World News‎ > ‎

Africa Food Security Tops Agenda At Cultural Festival

posted 12 Jul 2013, 07:21 by Sam Mbale   [ updated 12 Jul 2013, 07:22 ]

Climate change, growing populations and increasing pressure to produce food for export were some of the topics around food security debated during the annual Festival of Assilah, in Morocco. Dozens of experts from around the continent packed into conference rooms in the town - about 30 kilometres south of Tangier, to discuss the issues.

 KINSHASA, DRC (REUTERS) - Agricultural experts from across Africa and the rest of the world recently gathered in Morocco, on the sidelines of the Asilah annual arts and cultural festival, to discuss various issues impacting food security on the continent.

According to a recent World Bank report, Africa's food market, currently valued at 313 billion US dollars a year, could triple if farmers modernized their practices and had better access to credit, new technology, irrigation and fertilizers.

African farmers have a unique opportunity to tap into growing demand from a burgeoning middle class with more expensive tastes, an expected four-fold increase in urban supermarkets in Africaand higher commodity prices.

But factors such as a lack of financial backing for research for small farmers, poor transport and storage infrastructure, climate change and trade policies threaten the continent's food security.

Nigeria's representative to the Food and Agriculture Organisation (FAO) Yaya Olaniran said there needs to be a shift from seeing agriculture as just a developmental issue, but one that could benefit the business sector as well.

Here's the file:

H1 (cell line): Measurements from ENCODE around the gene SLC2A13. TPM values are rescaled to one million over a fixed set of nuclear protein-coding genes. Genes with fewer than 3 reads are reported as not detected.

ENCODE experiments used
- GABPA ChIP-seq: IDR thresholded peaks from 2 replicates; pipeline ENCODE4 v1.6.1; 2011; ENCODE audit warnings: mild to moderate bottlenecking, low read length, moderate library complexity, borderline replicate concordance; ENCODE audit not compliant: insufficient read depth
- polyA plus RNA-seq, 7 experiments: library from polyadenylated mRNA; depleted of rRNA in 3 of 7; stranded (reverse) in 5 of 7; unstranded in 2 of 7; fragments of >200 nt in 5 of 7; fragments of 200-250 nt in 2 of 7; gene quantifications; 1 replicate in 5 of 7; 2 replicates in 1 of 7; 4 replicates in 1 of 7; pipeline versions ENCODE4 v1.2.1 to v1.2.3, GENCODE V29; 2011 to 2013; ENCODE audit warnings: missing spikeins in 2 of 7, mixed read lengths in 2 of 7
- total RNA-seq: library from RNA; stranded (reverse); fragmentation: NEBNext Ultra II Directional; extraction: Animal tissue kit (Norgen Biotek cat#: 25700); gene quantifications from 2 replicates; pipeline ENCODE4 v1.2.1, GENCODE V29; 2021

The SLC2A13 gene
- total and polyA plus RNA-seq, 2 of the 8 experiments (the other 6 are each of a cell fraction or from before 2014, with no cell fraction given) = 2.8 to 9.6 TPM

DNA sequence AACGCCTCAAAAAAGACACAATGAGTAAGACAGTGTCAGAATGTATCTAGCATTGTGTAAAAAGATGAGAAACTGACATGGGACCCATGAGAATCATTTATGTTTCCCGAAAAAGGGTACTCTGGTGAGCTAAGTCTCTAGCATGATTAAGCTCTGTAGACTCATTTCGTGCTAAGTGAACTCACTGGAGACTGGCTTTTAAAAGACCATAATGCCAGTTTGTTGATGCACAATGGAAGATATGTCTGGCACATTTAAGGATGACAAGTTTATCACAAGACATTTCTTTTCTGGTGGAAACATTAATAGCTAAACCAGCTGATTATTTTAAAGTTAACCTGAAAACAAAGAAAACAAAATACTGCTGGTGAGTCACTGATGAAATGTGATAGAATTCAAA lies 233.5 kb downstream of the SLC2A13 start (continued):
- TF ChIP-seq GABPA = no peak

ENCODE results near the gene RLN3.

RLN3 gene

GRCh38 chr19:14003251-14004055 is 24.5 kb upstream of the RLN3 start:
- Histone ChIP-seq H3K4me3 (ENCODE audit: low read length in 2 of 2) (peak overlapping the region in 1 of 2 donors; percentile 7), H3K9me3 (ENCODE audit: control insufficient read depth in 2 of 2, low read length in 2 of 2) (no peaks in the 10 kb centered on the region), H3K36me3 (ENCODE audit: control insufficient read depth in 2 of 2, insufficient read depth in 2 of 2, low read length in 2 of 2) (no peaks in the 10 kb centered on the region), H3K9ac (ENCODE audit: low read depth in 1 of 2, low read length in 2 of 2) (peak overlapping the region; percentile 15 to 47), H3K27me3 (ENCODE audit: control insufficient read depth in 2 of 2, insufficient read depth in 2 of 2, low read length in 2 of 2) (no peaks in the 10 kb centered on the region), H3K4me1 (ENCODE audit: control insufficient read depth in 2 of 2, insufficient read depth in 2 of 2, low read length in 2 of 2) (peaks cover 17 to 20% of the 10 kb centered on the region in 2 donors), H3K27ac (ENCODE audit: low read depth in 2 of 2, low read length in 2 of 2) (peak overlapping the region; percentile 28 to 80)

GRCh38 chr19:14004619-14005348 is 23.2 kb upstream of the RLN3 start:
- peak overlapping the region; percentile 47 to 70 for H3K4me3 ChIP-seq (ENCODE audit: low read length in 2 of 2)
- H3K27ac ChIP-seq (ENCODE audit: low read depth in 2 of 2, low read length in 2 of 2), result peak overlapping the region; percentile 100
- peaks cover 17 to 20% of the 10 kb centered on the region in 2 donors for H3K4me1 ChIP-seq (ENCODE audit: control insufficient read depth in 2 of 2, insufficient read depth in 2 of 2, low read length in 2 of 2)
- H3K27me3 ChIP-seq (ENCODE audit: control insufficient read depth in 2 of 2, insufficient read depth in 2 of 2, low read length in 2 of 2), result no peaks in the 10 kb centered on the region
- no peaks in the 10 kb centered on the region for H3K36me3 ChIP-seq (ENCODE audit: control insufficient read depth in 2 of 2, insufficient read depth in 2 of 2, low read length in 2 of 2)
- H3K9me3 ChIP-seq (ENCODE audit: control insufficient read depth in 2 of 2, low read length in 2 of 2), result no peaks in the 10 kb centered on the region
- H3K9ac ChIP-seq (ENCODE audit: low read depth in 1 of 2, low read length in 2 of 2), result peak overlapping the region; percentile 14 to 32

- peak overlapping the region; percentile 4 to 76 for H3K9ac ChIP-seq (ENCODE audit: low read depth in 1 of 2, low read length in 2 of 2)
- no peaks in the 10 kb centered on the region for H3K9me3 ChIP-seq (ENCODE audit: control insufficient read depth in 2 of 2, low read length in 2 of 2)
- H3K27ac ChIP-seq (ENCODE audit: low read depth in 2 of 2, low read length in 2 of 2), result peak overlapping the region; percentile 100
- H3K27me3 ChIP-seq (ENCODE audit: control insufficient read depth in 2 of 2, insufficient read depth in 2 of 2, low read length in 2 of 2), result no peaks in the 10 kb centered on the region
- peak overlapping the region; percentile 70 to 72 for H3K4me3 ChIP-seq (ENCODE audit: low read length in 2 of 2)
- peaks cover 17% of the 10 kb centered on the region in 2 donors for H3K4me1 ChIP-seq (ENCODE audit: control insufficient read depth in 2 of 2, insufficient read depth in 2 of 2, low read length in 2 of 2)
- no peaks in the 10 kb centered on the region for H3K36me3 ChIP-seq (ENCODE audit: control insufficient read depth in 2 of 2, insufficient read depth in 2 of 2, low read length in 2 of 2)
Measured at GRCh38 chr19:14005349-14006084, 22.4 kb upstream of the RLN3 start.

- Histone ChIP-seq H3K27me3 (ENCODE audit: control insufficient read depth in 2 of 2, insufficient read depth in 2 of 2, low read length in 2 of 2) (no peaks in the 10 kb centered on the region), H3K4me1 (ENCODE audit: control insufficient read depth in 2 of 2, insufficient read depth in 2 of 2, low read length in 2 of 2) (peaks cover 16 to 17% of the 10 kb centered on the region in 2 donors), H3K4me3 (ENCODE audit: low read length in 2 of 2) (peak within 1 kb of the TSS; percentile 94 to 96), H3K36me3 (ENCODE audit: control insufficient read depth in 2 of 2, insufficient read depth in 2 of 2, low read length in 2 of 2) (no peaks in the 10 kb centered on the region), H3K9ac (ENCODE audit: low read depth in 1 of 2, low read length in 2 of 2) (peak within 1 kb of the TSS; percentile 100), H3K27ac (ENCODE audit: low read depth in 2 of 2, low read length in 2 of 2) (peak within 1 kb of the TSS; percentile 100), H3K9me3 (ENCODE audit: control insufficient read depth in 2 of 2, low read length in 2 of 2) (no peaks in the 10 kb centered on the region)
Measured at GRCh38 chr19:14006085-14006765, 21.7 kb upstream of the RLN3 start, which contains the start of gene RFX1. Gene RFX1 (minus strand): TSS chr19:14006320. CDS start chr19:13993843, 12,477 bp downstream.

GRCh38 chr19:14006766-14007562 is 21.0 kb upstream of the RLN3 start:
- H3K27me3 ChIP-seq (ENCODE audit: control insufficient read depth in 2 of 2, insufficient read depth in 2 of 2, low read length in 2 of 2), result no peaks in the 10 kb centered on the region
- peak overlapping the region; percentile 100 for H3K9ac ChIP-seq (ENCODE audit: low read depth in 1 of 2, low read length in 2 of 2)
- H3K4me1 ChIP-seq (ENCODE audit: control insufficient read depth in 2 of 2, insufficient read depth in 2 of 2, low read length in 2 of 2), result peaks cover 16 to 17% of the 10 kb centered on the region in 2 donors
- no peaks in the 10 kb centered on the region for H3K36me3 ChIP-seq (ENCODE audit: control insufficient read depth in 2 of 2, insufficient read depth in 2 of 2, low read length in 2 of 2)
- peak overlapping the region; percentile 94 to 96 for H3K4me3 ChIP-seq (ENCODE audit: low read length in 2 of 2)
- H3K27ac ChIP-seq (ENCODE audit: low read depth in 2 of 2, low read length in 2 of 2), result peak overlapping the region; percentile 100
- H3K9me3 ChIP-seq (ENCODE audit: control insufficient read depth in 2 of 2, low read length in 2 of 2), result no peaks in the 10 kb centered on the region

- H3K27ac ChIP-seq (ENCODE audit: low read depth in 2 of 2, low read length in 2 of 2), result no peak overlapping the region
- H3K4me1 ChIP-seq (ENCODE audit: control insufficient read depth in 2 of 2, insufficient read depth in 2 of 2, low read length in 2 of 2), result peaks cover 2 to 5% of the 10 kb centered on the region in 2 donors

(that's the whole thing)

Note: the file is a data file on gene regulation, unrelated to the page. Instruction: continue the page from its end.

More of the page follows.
"These are the people who will eventually be the spokespersons to get the millions of farmers out there to be able to have a better livelihood. To be able to say that agriculture is no longer a developmental issue but a business issue," he said.

Despite a decade of strong economic growth and a surge in private sector investment in the region,Africa's share of global agriculture exports has fallen.

Countries such as BrazilIndonesia and Thailand export more agriculture products than all of Sub-Saharan Africa, according to the World Bank.

Meanwhile, the region is home to more than 50 percent of the world's uncultivated agriculture land, with as much as 450 million hectares that is not forested, protected or densely populated.

Experts say boosting agriculture should become the top priority of governments so that farmers can take advantage of the increase in global demand for food and higher prices.

"Climate change change affects everyone in the same way, but when it comes to food security it is the countries of the South which pay the most for the consequences. But as far as Africa is concerned that shouldn't even happen. We have the land and we have the sun. Why aren't we capable of feeding ourselves. Clearly we know the answer: the colonial period placed emphasis on growing for export to meet the needs of other continents," said Fatou Sow Saar, a gender and development academic from Senegal.

Analysts also say governments should not only depend on agriculture to drive economic growth, but also focus on other sectors to boost employment.

"We are still grappling with how to meet the basic needs of our people. So we have a good record of economic growth, between 5 to 6 percent over the last two decades but we call it jobless growth. We are still under-producing, our capacity to produce is very, very low," said Ghanaian politician and activist, Samia Yaba Nkrumah.

But while there is a need to expand agriculture across Africa, analysts warned there needs to be careful analysis and governments should guard against land grabs for investment.

The 2008-2009 global food price crisis prompted a scramble for land in parts of AsiaAfrica andLatin America, and widespread fears of land grabbing.

Proponents of the sales say they are bringing needed agricultural investment to the continent, but others fear the so-called "land grabs" could reduce Africa's own food security and lead to small farmers being pushed off their land.